After a short hearing today, the Oklahoma County District Court chief judge for the month of January disqualified the judge presiding over a lawsuit seeking to block a Catholic charter school.
The hearing was the second concerning Judge C. Brent Dishman’s two alleged conflicts of interest in the case filed to block the creation of St. Isidore of Seville Catholic Virtual School, which would likely be the nation’s first religious charter school if it opens.
On the plaintiffs’ side, Dishman’s sister-in-law is a cofounder and member of the controlling body of the Oklahoma Parent Legislative Advocacy Coalition, which is the lead plaintiff of the case.
On the defendants’ side, Dishman is a member of the board of trustees of the College of the Ozarks. The private college recently retained The Alliance Defending Freedom — one of the firms representing the defendants — in a federal lawsuit asking the court to enjoin a Biden administration memo prohibiting colleges from discriminating against students in living spaces on the basis of gender identity or sexual orientation.
The ADF represents the Statewide Virtual Charter School Board, which voted in June to authorize the school.
Dishman had disclosed both potential conflicts to the attorneys in the case. Lawyers for the plaintiffs felt the conflicts were enough to warrant Dishman’s disqualification, and they filed a motion asking him to do so Dec. 1. Lawyers for the defendants opposed the motion, which Dishman denied at a hearing Dec. 21.
Lawyers for the plaintiffs asked for a rehearing before Oklahoma County’s chief district judge, which is Judge Amy Palumbo for the month of January. Palumbo’s decision to disqualify Dishman on Friday is the final step in the question of who will preside over the case, because lawyers are not allowed to appeal decisions that disqualify judges.
“I think it was the right decision, and I’m happy we got it resolved early,” said Kenneth Upton, one of the lawyers for the plaintiffs, after the hearing Friday.
Upton said he did not have any personal issues with Dishman but that he wanted to avoid even the appearance of bias with the case.
“Even if Judge Dishman thought he could make a fair ruling and would follow the law, he was in a no-win situation,” Upton said. “If he ruled for them (people would say), ‘Of course he did, they were your council for your other school.’ If he ruled for us, it would be, ‘Of course you did, your sister-in-law is one of the plaintiffs.'”
Palumbo seemed agree with Upton.
“I think that based off of what I was presented with, that there is potentially a conflict that could arguably arise on both of those issues,” Palumbo said during the hearing.
Lawyers for the defendants, which include the SVCSB, Oklahoma State Department of Education, State Superintendent Ryan Walters and St. Isidore, declined to answer questions after the hearing.
‘It is in some sense starting over’
Judge Richard Ogden has now been assigned the St. Isidore case. Upton said the plaintiffs will likely file an amended petition because of new developments with the proposed school, which will force the defendants to refile their motions to dismiss.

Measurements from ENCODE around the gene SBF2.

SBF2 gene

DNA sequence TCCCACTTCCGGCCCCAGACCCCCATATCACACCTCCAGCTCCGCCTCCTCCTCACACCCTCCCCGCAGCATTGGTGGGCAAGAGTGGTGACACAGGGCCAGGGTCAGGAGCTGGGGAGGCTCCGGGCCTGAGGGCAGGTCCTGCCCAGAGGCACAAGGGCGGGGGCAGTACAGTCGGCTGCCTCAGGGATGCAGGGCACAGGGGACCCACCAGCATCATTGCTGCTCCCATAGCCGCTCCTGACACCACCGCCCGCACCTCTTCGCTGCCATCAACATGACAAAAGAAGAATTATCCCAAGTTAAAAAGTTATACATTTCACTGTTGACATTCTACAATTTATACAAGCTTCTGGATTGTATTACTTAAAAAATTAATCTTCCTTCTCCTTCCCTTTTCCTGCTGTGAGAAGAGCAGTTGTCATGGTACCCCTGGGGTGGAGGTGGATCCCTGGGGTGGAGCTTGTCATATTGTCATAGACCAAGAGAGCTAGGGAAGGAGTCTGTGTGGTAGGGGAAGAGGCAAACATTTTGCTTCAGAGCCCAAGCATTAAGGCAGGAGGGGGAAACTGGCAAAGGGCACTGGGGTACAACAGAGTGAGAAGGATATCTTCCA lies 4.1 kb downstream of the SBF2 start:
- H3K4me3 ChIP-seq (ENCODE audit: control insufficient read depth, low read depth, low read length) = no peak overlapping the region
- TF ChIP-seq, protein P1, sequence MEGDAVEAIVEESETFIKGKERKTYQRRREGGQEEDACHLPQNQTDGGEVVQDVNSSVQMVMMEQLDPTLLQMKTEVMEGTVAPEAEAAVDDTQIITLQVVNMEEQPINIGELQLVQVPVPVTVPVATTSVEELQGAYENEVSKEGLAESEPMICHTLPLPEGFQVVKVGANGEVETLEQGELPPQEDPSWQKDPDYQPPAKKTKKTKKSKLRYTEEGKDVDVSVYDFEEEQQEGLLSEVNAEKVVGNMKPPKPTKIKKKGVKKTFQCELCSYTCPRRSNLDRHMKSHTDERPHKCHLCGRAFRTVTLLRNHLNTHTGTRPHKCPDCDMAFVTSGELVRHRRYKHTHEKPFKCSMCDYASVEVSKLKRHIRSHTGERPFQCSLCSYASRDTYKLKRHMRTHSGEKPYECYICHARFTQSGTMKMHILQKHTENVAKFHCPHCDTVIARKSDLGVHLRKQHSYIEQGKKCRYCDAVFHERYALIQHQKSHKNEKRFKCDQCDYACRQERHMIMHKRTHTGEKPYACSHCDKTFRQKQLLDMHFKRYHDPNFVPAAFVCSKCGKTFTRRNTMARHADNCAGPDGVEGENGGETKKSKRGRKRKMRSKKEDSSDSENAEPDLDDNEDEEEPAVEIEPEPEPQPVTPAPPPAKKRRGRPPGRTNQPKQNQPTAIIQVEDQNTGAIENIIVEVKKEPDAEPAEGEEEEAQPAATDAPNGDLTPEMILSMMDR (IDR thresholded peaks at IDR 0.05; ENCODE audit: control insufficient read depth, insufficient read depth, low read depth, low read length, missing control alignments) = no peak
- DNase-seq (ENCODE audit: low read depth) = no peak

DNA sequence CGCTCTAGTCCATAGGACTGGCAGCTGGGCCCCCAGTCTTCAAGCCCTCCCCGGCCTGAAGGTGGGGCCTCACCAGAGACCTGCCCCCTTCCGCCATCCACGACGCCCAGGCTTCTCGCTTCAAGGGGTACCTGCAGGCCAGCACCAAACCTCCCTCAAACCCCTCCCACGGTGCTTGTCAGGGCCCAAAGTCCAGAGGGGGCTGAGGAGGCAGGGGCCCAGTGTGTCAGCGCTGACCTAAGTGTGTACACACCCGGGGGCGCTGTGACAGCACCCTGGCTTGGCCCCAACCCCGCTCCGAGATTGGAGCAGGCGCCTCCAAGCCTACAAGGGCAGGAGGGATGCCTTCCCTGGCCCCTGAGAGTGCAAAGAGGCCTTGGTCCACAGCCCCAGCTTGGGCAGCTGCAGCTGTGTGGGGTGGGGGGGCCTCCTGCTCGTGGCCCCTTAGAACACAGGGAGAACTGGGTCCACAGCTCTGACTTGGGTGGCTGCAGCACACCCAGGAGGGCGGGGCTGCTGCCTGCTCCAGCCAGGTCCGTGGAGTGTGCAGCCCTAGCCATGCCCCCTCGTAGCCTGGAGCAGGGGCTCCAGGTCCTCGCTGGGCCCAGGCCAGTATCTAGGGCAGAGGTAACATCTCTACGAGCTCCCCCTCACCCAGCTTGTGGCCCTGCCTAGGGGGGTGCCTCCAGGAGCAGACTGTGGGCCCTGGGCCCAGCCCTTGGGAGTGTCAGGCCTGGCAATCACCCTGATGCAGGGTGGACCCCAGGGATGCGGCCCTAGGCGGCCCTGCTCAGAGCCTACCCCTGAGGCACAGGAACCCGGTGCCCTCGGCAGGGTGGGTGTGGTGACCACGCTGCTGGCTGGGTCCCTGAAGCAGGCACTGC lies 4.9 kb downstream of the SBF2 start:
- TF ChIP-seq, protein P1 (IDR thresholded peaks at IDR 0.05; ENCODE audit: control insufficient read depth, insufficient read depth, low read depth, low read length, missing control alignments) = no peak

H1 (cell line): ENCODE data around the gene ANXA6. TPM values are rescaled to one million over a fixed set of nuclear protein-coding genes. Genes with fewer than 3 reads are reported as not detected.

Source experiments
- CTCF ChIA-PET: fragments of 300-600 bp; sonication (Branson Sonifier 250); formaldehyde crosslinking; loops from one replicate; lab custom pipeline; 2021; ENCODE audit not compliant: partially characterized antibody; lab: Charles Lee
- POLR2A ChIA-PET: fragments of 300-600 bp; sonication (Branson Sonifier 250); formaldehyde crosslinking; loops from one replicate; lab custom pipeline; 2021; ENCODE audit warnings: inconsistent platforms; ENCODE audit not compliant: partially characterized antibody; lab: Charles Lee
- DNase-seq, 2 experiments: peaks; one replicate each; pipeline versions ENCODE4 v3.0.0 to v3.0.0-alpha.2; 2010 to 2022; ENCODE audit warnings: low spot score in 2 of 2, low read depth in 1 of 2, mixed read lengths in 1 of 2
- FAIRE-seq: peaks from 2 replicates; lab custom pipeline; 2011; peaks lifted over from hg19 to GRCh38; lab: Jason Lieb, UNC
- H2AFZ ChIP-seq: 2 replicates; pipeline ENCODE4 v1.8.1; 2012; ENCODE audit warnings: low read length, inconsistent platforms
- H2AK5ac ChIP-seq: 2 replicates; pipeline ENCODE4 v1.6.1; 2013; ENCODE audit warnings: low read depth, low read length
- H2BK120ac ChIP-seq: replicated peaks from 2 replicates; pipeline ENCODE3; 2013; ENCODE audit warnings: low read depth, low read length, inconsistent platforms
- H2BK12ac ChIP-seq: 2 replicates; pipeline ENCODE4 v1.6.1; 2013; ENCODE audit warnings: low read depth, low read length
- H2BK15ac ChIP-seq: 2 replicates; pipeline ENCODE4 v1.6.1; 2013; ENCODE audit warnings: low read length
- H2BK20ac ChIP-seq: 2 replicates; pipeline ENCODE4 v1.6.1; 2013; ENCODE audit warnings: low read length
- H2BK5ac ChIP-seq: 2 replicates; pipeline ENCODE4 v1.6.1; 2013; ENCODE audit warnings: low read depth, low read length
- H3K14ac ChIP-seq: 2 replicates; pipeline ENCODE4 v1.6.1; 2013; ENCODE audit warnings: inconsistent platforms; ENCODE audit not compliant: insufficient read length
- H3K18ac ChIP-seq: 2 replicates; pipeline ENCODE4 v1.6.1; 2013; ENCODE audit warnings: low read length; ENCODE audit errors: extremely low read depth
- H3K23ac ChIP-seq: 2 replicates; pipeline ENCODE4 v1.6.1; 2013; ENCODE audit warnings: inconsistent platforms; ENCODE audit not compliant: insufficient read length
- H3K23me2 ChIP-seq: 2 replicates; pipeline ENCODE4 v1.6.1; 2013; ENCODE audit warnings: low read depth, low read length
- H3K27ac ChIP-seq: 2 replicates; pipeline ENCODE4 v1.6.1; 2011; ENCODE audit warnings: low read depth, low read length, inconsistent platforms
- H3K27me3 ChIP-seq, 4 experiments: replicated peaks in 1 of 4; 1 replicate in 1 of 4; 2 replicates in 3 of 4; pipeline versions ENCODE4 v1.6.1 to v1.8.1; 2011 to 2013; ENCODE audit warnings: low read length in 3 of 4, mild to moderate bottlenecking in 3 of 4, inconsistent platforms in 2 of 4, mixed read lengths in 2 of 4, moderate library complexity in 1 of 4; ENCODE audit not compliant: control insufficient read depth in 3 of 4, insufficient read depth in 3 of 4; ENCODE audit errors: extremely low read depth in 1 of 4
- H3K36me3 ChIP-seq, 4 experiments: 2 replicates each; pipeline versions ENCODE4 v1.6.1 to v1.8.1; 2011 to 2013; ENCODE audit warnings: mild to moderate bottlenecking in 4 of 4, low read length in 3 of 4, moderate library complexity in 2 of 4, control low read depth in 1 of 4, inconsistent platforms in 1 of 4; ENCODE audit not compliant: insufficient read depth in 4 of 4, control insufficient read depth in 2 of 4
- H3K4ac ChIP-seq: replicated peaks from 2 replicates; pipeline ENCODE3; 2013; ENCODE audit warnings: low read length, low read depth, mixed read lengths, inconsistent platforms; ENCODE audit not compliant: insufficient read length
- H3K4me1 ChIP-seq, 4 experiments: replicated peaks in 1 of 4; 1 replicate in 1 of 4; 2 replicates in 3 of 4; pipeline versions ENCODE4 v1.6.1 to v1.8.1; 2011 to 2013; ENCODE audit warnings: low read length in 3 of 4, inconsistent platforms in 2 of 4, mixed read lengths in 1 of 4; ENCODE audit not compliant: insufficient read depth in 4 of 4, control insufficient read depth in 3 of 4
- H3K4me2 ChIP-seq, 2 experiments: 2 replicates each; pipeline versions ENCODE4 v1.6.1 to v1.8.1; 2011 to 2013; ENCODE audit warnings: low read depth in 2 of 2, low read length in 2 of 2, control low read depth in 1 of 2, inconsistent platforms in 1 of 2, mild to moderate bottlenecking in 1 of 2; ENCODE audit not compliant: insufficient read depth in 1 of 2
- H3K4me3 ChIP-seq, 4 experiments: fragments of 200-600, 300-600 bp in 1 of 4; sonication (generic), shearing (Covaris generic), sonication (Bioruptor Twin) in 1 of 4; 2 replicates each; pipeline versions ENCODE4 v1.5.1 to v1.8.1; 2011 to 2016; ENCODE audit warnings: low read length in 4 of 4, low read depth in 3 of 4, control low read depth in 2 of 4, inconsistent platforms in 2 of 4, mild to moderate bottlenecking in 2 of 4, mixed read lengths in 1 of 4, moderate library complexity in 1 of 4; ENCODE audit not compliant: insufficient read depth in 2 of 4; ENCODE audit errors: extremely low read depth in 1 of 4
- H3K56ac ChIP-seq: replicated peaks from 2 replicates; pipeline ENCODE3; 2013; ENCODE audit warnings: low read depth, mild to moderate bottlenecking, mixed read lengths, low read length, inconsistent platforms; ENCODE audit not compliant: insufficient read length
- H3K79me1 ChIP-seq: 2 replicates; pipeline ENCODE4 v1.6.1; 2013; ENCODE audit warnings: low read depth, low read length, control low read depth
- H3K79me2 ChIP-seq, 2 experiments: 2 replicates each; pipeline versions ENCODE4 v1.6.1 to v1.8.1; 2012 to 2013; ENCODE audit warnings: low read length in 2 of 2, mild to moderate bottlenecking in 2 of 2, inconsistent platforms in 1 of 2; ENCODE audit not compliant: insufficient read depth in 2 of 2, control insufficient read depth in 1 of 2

“There’s been a lot of things happen in the case — the board actually entered into a contract for St. Isidore, we’ve got different people on the board now than we did then,” Upton said. “Then once the new motions are filed, we’ll respond, they’ll reply, and it’ll get set for hearing in front of the new judge (…) So it is in some sense starting over.”
Shellem has also been appointed by Gov. Kevin Stitt to serve on the new Statewide Charter School Board, which the Oklahoma Legislature created last session to replace the SVCSB on July 1. It will become the new board overseeing virtual charter schools and other charter schools.
Shellem said that although he was not a board member when the SVCSB decided to authorize St. Isidore, he supports more educational choices for students, as long as those choices meet the right educational standards and requirements.
“The (St. Isidore) contract is not to provide religious education, it’s to provide education and a curriculum that the state requires, and I don’t think they should be disqualified because they are a Catholic school,” Shellem said. “I equate it to if you go to a car wash and you pay $20 for a car wash and then they go, ‘Hey, we’re gonna give you for free the wheel package and the air freshener,’ and they don’t charge you, [now you’ve got] a $5 value, but we’re not charging you for it. The state’s not contracting them to teach religious education, but it happens to be in that environment. They’re getting contracted to teach the curriculum that’s required by the state.”
Throughout their application process, St. Isidore leaders have indicated that the school intends to provide students with a Catholic education.
Shellem said he believes charter schools are public schools, so he could understand how including the proverbial extra car wash package that is Catholic education could create some legal questions to be dealt with in court.
“I see where the conflict in interpretation is, and hopefully the courts can work that out. I think it could be worked out legislatively as well,” Shellem said.
It is unclear exactly how — or if — the new Statewide Charter School Board will affect litigation targeting the SVCSB, which is named as a defendant in two court cases for its June decision to authorize St. Isidore. When the new board replaces the SVCSB, it will assume responsibility for all schools currently authorized by the SVCSB.
Attorney General Gentner Drummond filed his own petition with the Oklahoma Supreme Court on Oct. 20 seeking to compel the board to cancel its contract with the Catholic charter school. The case has drawn national attention, with education groups across the country filing numerous amici briefs.